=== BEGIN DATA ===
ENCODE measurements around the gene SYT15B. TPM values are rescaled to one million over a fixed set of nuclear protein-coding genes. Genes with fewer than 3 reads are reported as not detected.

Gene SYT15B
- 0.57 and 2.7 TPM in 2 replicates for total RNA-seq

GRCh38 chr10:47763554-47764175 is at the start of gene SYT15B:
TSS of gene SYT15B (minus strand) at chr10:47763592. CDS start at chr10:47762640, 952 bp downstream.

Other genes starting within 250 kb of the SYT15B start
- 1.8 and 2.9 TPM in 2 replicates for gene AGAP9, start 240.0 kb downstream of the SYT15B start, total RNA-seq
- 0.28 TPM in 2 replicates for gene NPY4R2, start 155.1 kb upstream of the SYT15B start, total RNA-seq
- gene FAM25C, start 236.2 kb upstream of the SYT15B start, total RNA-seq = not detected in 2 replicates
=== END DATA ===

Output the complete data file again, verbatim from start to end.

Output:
ENCODE measurements around the gene SYT15B. TPM values are rescaled to one million over a fixed set of nuclear protein-coding genes. Genes with fewer than 3 reads are reported as not detected.

Gene SYT15B
- 0.57 and 2.7 TPM in 2 replicates for total RNA-seq

GRCh38 chr10:47763554-47764175 is at the start of gene SYT15B:
TSS of gene SYT15B (minus strand) at chr10:47763592. CDS start at chr10:47762640, 952 bp downstream.

Other genes starting within 250 kb of the SYT15B start
- 1.8 and 2.9 TPM in 2 replicates for gene AGAP9, start 240.0 kb downstream of the SYT15B start, total RNA-seq
- 0.28 TPM in 2 replicates for gene NPY4R2, start 155.1 kb upstream of the SYT15B start, total RNA-seq
- gene FAM25C, start 236.2 kb upstream of the SYT15B start, total RNA-seq = not detected in 2 replicates